The process to figure out the minimum wage, however, is contentious. In general, governments consider a range of factors when setting the minimum wage line, including the cost of living in an area, the level of inflation, and the overall health of the economy. They consult with experts and stakeholders, such as labour unions and business groups, to gather input and feedback on the proposed minimum wage line. Once that is settled minimum wages are set.

Where does Pakistan go wrong?

So apparently, apart from the definition, the calculation, the maths, the enforcement of minimum wage and the very definition of quality of life, the status quo is pretty set in stone. 

In Pakistan, the minimum wage laws are set by the federal government and are enforced by the provincial governments. The minimum wage rate varies by industry and sector and is periodically revised based on inflation and other economic factors.

Section 4 of Minimum Wage Ordinance, 1961 allows Minimum Wage Boards, for each province, to recommend minimum wage rates for adult unskilled workers and juvenile workers employed in industrial undertakings.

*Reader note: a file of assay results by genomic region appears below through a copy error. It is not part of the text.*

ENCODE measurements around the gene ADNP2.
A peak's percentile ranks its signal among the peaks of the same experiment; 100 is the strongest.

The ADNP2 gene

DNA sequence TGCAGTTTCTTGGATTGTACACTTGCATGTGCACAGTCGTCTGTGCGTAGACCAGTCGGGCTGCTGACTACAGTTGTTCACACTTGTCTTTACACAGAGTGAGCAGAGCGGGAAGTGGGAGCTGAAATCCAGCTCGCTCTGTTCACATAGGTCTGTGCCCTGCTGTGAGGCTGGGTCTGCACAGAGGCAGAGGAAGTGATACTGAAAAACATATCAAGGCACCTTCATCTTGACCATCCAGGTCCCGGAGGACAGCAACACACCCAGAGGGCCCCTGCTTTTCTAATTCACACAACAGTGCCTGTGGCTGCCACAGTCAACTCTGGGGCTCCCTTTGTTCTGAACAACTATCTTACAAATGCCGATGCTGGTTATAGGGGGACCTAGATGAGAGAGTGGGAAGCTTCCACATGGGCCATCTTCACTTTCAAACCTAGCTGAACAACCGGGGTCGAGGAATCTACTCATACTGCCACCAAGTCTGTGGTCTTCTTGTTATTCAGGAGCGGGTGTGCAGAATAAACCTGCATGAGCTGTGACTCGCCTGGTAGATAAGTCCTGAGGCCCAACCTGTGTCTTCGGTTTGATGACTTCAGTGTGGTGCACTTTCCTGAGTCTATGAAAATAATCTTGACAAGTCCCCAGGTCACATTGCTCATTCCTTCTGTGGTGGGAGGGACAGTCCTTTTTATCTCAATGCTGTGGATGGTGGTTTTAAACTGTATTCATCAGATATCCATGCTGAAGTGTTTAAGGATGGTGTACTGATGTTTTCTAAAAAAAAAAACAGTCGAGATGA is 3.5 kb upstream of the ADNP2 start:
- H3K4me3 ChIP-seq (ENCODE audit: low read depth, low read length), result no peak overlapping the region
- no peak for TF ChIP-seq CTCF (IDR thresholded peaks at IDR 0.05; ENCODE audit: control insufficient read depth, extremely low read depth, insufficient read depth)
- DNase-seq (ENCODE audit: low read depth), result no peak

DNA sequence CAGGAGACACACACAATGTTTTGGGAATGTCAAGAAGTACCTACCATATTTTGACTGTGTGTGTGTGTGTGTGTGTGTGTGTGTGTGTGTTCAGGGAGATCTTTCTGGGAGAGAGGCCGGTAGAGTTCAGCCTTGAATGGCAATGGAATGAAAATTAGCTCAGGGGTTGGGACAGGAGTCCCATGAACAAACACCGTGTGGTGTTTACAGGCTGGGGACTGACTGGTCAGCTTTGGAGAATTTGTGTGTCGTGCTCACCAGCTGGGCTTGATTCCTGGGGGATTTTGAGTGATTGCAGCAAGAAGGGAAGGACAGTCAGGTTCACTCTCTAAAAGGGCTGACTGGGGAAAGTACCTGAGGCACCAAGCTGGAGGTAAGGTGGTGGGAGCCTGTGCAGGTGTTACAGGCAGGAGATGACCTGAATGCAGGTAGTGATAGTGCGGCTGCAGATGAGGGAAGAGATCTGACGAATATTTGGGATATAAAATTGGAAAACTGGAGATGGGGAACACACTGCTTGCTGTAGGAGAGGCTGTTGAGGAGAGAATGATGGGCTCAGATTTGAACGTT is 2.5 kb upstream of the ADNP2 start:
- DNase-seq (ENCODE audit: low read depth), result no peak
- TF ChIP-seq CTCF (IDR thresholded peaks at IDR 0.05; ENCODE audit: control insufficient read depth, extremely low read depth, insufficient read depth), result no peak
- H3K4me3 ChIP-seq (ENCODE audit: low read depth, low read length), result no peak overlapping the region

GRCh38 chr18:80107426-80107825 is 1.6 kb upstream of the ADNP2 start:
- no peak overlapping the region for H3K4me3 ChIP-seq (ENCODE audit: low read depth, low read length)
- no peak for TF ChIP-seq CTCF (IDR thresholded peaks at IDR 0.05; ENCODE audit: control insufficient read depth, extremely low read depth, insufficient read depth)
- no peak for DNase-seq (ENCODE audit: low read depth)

Let’s now look at the problems with the minimum wage level.

The monthly nature

Pakistan uses a monthly minimum wage system. As compared to most of the developed world, Pakistan does not have hourly wages. Mostly this wage is taken up to a 26 day month. 

As per the time of this scribe, Punjab has a minimum wage of 32,000 while Sindh Balochistan, KPK and federal all have a minimum wage rate of Rs. 25,000. Even a bill to increase the minimum wage in Sindh assembly has been tabled, no results have been actualized.

There is not a lot that is wrong with the monthly wage rate. Not so much as there is wrong with using it as the umbrella wage rate.

Merely using a monthly rate may not account for fluctuations in work hours, which can vary from week to week or month to month. This means that some workers may earn less than the minimum wage on a per-hour basis during slow periods, which can make it difficult to make ends meet. But this is the least of the problems.

Another big problem is that a monthly minimum wage may not adequately account for differences in living expenses across different regions or cities. For example, the cost of living in Karachi will be much higher than in a rural part of Jamshoro, but the monthly minimum wage is the same for both locations. This is of course a principle problem with monthly wage rates. In reality what is being paid to a rural worker in Pakistan, is something you would not wish upon your worst enemies, thanks to centuries of feudalism and bonded labour.